Plan to fill 2,000 technology vacancies

Jobs aimed at foreign workers and Irish graduates with converted skills

Minister for Education and Skills Ruairi Quinn and Minister for Jobs Richard Bruton at an announcement in Dublin of a plan to provide an extra 2,000 ICT graduates.  Photograph: Bryan O'Brien/The Irish Times

Minister for Education and Skills Ruairi Quinn and Minister for Jobs Richard Bruton at an announcement in Dublin of a plan to provide an extra 2,000 ICT graduates. Photograph: Bryan O'Brien/The Irish Times

Thu, Apr 11, 2013, 06:00

Judith Crosbie

The Government hopes to provide 2,000 people with jobs in the technology sector by attracting more foreign workers to Ireland and with Irish graduates coming through specialised courses.

The plan would help plug the gap in the 3,000 vacancies in the technology sector in Ireland and go towards making Ireland the “internet capital of Europe”, said Minister for Jobs, Enterprise and Innovation Richard Bruton, at the announcement of how the jobs would be filled.

This year 700 graduates from non-technology degrees will leave conversion courses giving them skills to work in the sector. Another 600 graduates will complete Springboard courses designed to help them learn new skills in technology, said Minister for Education Ruairí Quinn.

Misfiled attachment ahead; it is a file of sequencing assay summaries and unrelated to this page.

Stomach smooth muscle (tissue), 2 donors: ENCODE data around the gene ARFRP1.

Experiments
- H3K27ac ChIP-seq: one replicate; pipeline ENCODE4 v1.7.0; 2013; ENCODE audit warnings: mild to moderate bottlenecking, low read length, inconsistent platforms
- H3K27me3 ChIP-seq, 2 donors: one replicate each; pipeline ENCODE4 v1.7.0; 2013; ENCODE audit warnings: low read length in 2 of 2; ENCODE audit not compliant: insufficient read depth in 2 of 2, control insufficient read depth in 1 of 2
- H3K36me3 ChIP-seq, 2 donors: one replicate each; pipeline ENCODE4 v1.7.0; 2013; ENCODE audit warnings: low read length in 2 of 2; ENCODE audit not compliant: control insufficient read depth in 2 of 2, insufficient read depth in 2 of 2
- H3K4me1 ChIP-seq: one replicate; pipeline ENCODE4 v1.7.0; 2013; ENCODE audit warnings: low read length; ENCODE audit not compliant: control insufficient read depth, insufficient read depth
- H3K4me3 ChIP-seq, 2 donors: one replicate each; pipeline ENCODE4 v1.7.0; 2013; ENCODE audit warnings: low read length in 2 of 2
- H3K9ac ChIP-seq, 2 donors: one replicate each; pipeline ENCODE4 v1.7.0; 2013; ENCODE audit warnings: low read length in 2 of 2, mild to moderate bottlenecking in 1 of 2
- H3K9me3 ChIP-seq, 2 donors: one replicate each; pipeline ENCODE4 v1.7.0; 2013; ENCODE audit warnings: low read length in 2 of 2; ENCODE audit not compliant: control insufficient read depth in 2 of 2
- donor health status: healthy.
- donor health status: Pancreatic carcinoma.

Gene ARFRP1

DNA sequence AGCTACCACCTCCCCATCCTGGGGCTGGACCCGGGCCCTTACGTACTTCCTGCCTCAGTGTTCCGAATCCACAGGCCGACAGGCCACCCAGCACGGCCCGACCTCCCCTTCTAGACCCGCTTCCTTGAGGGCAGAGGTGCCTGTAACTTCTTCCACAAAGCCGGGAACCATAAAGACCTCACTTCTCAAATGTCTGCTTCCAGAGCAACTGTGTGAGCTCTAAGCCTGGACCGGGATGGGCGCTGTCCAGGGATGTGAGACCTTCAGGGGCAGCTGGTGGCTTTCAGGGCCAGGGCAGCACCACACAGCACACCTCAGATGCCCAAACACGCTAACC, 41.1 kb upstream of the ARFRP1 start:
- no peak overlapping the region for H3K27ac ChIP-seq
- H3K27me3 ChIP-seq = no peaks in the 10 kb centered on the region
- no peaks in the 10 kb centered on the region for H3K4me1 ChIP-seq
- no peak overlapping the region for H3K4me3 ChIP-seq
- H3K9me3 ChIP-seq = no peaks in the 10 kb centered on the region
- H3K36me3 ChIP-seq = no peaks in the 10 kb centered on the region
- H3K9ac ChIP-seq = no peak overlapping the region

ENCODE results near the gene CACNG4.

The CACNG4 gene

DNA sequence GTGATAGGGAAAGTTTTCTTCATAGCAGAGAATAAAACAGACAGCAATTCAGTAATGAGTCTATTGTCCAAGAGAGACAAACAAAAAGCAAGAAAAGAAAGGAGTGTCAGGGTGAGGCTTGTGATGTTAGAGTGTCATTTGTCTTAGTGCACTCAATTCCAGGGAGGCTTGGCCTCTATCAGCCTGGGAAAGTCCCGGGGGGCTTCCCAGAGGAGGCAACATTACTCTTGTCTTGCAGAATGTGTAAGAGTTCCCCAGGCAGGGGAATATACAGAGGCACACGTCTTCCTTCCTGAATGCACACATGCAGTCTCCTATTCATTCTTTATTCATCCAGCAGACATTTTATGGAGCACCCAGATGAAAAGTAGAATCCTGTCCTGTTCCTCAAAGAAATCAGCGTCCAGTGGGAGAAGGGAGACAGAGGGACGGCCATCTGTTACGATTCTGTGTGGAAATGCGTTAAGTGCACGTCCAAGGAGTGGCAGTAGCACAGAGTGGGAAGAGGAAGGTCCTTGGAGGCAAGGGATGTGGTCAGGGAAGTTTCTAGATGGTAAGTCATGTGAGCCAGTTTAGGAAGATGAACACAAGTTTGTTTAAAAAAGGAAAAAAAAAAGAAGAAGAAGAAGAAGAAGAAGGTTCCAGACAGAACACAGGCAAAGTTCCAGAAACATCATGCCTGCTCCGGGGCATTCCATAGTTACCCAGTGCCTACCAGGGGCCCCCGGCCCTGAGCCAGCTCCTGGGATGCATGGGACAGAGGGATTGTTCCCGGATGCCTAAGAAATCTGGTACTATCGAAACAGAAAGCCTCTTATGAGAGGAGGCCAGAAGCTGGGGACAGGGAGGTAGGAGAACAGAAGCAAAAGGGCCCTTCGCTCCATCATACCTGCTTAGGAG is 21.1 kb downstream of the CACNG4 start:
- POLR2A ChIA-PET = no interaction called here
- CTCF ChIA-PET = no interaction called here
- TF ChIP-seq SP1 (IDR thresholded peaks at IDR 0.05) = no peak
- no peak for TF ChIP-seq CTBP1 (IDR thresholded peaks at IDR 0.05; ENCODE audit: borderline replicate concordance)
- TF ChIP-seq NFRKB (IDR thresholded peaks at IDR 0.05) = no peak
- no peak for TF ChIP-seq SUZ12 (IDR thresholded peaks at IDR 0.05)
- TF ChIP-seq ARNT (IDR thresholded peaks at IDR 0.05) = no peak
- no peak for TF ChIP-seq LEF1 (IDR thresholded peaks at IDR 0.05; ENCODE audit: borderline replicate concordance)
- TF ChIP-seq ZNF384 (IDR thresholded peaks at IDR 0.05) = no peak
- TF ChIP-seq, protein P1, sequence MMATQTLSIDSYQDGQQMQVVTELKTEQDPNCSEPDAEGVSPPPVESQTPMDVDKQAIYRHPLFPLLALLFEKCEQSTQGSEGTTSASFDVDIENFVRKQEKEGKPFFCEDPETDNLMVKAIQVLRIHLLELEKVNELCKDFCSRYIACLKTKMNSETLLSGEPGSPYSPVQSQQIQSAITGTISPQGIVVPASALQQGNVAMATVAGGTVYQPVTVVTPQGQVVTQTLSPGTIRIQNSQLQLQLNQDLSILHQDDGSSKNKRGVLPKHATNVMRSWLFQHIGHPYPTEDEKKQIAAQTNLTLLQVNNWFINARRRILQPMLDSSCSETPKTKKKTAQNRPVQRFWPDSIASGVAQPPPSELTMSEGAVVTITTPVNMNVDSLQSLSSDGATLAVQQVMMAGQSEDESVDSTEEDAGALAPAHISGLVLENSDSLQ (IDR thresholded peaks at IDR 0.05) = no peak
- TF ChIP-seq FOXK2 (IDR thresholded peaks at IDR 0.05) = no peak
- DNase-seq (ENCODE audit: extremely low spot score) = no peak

He said Irish graduates who had gone abroad to work should consider returning to do one of the courses.

“Come back to Ireland and do the conversion course we’ll look at getting waivers in terms of social welfare requirements and residency requirements so they can get into the system fairly quickly,” he said.

The work permit system for non-EU workers has also been changed in the hope of attracting double the number of such workers coming to Ireland. The changes will include increasing the eligible occupations for the permits, reducing the time it takes to process applications, reducing the number of documents required and improving the appeals process.

It is hoped 700 more permits would be issued in the coming year as a result of the changes, said Mr Bruton.

Foreign workers were an important part of Ireland becoming a hub for the internet industry, he said. “It’s important if we want to be the internet capital of Europe which we want to be that we are open to people coming here who can bring new talent who can start up companies. Half of the start ups in Silicon Valley are not US citizens,” Mr Bruton said.

For every high-tech job created a further four to five jobs are created elsewhere in the economy, he added.